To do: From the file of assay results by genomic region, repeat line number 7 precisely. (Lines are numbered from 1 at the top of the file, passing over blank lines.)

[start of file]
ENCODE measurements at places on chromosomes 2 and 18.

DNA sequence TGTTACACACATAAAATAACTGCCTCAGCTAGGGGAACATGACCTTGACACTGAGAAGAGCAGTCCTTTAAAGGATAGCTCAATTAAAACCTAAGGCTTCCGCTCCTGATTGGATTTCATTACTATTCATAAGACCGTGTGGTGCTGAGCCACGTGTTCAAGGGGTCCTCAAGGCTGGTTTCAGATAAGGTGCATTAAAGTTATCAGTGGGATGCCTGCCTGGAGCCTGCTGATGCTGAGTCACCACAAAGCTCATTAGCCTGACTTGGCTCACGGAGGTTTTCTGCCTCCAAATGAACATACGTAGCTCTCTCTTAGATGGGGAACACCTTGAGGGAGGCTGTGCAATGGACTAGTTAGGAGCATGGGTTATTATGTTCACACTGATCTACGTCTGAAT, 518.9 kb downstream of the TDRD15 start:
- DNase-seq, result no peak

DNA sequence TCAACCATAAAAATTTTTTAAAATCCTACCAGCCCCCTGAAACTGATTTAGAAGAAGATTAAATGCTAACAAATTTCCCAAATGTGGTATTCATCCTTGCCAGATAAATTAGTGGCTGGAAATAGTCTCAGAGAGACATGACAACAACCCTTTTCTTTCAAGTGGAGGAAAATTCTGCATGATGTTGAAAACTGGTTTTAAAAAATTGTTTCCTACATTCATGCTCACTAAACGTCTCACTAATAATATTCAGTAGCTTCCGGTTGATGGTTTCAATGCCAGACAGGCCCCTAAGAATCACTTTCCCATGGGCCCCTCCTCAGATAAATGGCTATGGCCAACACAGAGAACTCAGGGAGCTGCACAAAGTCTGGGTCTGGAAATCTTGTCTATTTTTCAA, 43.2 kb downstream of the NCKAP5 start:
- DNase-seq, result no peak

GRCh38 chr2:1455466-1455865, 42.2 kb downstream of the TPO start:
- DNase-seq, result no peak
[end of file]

- DNase-seq, result no peak